A Garden You will Love

Time spent in a garden is a metaphor on life. The objective is not to “prove” yourself. Your intent should be to “improve” yourself and the quality of your environment.

A garden by definition is a space, a plot, a pot, a place where plants are cultivated. This can be just about anywhere and size does not matter. It’s the cultivation part that matters. It is projected that in the coming years the percentage of city dwellers will increase from 54% to 66% of the world’s population. A move from the rural to the accessibility of city life. Older generations like the convenience of walking distance and younger generations like the opportunities for experience and lifestyle. This move will change how we love our gardens and we will use plant material in tighter or smaller spaces. It has also produced a resurgence in indoor foliage plants for “breathing” rooms.

Cultivate is a verb, an action so let’s get growing. Get beyond the fear of failure and get your hands in the dirt. Consider planters or window boxes or in winter windowsill gardens as a starting point. What you plant, what you do is not permanent and it’s changeable. Pot something up and don’t consider it permanent. Your “garden” won’t change as often as your clothes but can and should change more often than the batteries in a smoke detector or the toothbrush in your bathroom. If dentists recommend changing your toothbrush every 3 months then why don’t we change the smile on our living space as often?

Succulent mania 

If the word “work” is a synonym for cultivation do not lose sight of the fact that culture, nurture and enlightenment can also be argued as closely related synonyms that make what you’re doing akin to having discriminating taste. Especially if it relates to edibles like herbs, air quality plants like foliage houseplants, sustainable water misers like succulents or blooming mood lifters like an orchid or a Kalanchoe. Planning for a growing space for spring is good but it starts in February. A habit of nurturing and being surrounded by plants has it’s roots in February. Start with small spaces, places and pots. Succulents, herbs and foliage tropical plants are the perfect place to start.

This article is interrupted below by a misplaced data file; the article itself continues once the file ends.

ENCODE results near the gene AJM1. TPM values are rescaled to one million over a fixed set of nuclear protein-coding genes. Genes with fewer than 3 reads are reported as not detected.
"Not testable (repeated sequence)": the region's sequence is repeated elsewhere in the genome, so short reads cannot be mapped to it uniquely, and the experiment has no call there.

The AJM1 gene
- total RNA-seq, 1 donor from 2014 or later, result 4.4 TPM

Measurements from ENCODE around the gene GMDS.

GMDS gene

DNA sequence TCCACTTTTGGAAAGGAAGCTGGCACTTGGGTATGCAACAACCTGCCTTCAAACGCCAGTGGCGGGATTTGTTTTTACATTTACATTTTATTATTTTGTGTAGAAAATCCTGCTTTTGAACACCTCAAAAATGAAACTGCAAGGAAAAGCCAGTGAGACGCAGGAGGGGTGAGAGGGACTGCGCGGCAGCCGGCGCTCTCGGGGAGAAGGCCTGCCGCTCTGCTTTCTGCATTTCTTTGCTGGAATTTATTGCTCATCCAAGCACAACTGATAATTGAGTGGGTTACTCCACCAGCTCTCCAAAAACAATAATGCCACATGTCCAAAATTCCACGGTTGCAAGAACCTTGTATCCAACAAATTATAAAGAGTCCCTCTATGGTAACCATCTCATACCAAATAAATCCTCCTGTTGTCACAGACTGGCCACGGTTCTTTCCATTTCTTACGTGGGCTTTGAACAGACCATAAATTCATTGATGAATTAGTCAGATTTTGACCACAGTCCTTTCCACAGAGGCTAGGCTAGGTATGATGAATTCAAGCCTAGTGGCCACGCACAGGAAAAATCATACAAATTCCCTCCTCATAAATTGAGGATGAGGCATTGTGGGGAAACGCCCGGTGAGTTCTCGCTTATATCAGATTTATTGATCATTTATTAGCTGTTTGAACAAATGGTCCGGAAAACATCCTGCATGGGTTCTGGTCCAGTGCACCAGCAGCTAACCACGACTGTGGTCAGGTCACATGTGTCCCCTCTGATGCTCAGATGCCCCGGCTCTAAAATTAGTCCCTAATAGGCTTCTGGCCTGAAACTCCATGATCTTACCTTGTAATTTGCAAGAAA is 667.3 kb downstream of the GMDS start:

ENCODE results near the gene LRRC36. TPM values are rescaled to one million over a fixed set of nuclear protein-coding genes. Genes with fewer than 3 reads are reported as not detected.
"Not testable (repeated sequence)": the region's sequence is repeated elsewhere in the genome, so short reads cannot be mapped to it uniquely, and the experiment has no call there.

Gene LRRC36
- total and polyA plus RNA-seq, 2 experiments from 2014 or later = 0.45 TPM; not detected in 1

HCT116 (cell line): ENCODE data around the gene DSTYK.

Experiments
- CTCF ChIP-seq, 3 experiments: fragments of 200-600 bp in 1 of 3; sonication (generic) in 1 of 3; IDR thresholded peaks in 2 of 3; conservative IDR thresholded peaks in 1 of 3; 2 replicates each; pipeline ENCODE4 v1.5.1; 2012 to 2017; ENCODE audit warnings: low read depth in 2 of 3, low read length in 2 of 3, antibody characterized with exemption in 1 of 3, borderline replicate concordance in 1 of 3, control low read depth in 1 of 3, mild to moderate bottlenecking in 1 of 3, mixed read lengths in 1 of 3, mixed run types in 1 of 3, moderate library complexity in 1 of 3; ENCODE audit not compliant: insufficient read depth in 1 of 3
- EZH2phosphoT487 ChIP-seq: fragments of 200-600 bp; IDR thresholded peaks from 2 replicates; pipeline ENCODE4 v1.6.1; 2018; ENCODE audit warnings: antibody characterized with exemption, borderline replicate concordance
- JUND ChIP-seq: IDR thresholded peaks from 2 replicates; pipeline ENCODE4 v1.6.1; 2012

1. Get over your fear of failure. People fail everyday so fail early and fail often.
2. Your attempt at horticulture does not need to be either perfect or a work of art. We’re not trying to recreate the hanging gardens of Babylon here.
3. A good container with room to grow, quality potting mix, light and a determination not to drown your plant with kindness will get you a long way to a “garden” you will love.
Practice now on your cultivation and plant nurturing skills so when we get to the frost free days in May you’re ready to plant a garden you love of blooming and edible delights. Indoor plants can move outside with you when frost is finished sometime in May so you can continue to cultivate your relationship with them and add new friends or in this case “fronds”. Here is a list of my recommended plant friends for right now who will help you grow relationships. Once we get through the winter months it will be the big leagues and we’ll have the chance to significantly expand your affiliations and alliances to create a garden you will love.
“Fronds” for life
• Birdsnest fern
• Sanseveria
• Primula
• Phalaenopsis Moth Orchids
• Tillandsias
• Echeveria and Haworthia Succulents
• Philodendron
• Citrus
• Pothos
• Jade Plant
• Baby tears soleirolia
• Kalanchoe
• Herbs
• Pachira aquatic
• African Violets
• Bromeliad
• Anthurium
• Hypoestes Polka dot plant
• Cactus
• Amaryllis
• Ivy
• Peperomia
• Pony Tail Palm
• ZZ plant

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